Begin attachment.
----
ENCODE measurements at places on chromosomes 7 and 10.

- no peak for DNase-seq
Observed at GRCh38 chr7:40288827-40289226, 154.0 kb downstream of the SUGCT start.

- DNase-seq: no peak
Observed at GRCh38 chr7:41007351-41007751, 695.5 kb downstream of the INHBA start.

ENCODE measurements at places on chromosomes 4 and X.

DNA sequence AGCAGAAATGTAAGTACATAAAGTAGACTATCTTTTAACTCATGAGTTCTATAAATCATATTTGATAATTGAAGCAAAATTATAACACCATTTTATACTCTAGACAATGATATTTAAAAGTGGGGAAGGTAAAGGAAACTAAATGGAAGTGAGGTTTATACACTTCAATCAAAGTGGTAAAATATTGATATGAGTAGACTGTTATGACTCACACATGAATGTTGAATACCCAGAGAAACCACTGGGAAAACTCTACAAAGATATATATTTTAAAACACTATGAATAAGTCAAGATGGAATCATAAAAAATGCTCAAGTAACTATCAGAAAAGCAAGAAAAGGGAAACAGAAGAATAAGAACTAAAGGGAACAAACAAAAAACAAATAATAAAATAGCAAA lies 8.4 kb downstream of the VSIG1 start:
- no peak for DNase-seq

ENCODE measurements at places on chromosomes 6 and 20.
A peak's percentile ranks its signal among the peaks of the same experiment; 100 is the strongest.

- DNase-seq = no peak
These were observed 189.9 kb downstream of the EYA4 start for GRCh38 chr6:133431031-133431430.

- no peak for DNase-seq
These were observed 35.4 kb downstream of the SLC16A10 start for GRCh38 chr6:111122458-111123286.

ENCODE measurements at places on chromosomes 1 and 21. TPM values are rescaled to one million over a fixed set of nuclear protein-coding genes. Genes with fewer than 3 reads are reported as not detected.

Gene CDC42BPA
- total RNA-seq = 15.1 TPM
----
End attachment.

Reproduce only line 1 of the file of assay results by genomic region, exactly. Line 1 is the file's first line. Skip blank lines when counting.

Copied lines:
ENCODE measurements at places on chromosomes 7 and 10.